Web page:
Victor Davis Hanson

Martin and Illie Anderson Senior Fellow
Awards and Honors:
Statesmanship Award from the Claremont Institute
(2006)
Biography: 

Victor Davis Hanson is the Martin and Illie Anderson Senior Fellow at the Hoover Institution; his focus is classics and military history.

Hanson was a National Endowment for the Humanities fellow at the Center for Advanced Studies in the Behavioral Sciences, Stanford, California (1992–93), a visiting professor of classics at Stanford University (1991–92), the annual Wayne and Marcia Buske Distinguished Visiting Fellow in History at Hillsdale College (2004–), the Visiting Shifron Professor of Military History at the US Naval Academy (2002–3),and the William Simon Visiting Professor of Public Policy at Pepperdine University (2010).

In 1991 he was awarded an American Philological Association Excellence in Teaching Award. He received the Eric Breindel Award for Excellence in Opinion Journalism (2002), presented the Manhattan's Institute's Wriston Lecture (2004), and was awarded the National Humanities Medal (2007) and the Bradley Prize (2008).

Hanson is the author of hundreds of articles, book reviews, and newspaper editorials on Greek, agrarian, and military history and essays on contemporary culture. He has written or edited twenty-three books, including The Savior Generals: How Five Great Commanders Saved Wars That Were Lost - from Ancient Greece to Iraq (Bloomsbury 2013); The End of Sparta (Bloomsbury, 2011); The Father of Us All: War and History, Ancient and Modern (Bloomsbury, 2010); Makers of Ancient Strategy: From the Persian Wars to the Fall of Rome (ed.) (Princeton, 2010); The Other Greeks (California, 1998); The Soul of Battle (Free Press, 1999); Carnage and Culture (Doubleday, 2001); Ripples of Battle (Doubleday, 2003); A War Like No Other (Random House, 2005); The Western Way of War (Alfred Knopf, 1989; 2nd paperback ed., University of California Press, 2000); The Wars of the Ancient Greeks (Cassell, 1999; paperback ed., 2001); and Mexifornia: A State of Becoming (Encounter, 2003), as well as two books on family farming, Fields without Dreams (Free Press, 1995) and The Land Was Everything (Free Press, 1998). His forthcoming book entitled, The Second World Wars, will be out in Fall 2017 (Basic Books). Currently, he is a syndicated columnist for Tribune Media Services and a weekly columnist for the National Review Online.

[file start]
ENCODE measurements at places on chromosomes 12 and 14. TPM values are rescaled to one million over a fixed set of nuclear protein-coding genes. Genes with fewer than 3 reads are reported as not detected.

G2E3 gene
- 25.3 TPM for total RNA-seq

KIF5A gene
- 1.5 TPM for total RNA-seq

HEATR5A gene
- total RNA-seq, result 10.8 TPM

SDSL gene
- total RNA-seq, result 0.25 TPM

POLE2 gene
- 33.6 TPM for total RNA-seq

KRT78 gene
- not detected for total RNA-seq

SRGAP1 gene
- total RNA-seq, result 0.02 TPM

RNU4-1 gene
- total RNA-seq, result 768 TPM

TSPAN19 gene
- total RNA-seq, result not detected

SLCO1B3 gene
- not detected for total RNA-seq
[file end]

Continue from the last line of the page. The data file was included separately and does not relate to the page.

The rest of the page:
Hanson received a BA in classics at the University of California, Santa Cruz (1975), was a fellow at the American School of Classical Studies, Athens (1977–78), and received his PhD in classics from Stanford University (1980).

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The End Of Identity Politics

by Victor Davis Hansonvia Defining Ideas (Hoover Institution)
Friday, February 17, 2017

Trump signals the eclipse of the diversity industry and a yearning for a more unified America.

Featured

The Three-Headed Hydra Of The Middle East

by Victor Davis Hansonvia National Review
Wednesday, February 15, 2017

Trump has inherited a matrix of problems that primarily stem from Iran, Russia, and ISIS.

Featured

The Oroville Dam Disaster Is Yet Another Example Of California's Decline

by Victor Davis Hansonvia Los Angeles Times
Tuesday, February 14, 2017

A year ago, politicians and experts were predicting a near-permanent statewide drought, a “new normal” desert climate. The most vivid example of how wrong they were is that California’s majestic Oroville Dam is currently in danger of spillway failure in a season of record snow and rainfall. 

Analysis and Commentary

Tear Down This Dam?

by Victor Davis Hansonvia The Hill
Tuesday, February 14, 2017

Oroville dam, the tallest in the nation, is currently in danger of structural failure.

Featured

The Uses Of Populism

by Victor Davis Hansonvia National Review
Tuesday, February 14, 2017

The economy, academia, immigration, and the environment could benefit from Trump’s unorthodox approach. 

The Deplorables Shout Back

by Victor Davis Hanson
Monday, February 13, 2017

Struggling rural America proved disenchanted with the country’s trajectory into something like a continental version of Belgium or the Netherlands: borderless, with a global rather than national sense of self; identity politics in lieu of unity and assimilation; a statist and ossified economy with a few winners moralizing to lots of losers—perhaps as a way of alleviating transitory guilt over their own privilege.

Analysis and Commentary

The Deplorables Shout Back

by Victor Davis Hansonvia American Greatness
Monday, February 13, 2017

Struggling rural America proved disenchanted with the country’s trajectory into something like a continental version of Belgium or the Netherlands: borderless, with a global rather than national sense of self; identity politics in lieu of unity and assimilation; a statist and ossified economy with a few winners moralizing to lots of losers—perhaps as a way of alleviating transitory guilt over their own privilege.

Featured

California Goes Confederate

by Victor Davis Hansonvia National Review Online
Thursday, February 9, 2017

Over sixty percent of California voters went for Hillary Clinton -- a margin of more than 4 million votes over Donald Trump.

Featured

Make Haste — Deliberately

by Victor Davis Hansonvia National Review
Tuesday, February 7, 2017

If Trump shows that his actions are a reaction to past extremes, his changes will win public support.

Why Is Returning To Normalcy Revolutionary?

by Victor Davis Hanson
Sunday, February 5, 2017

By 2008, America was politically split nearly 50/50 as it had been in 2004 and 2000. The Democrats took a gamble and nominated Barack Obama, who became the first young, Northern, liberal president since John F. Kennedy narrowly won in 1960.

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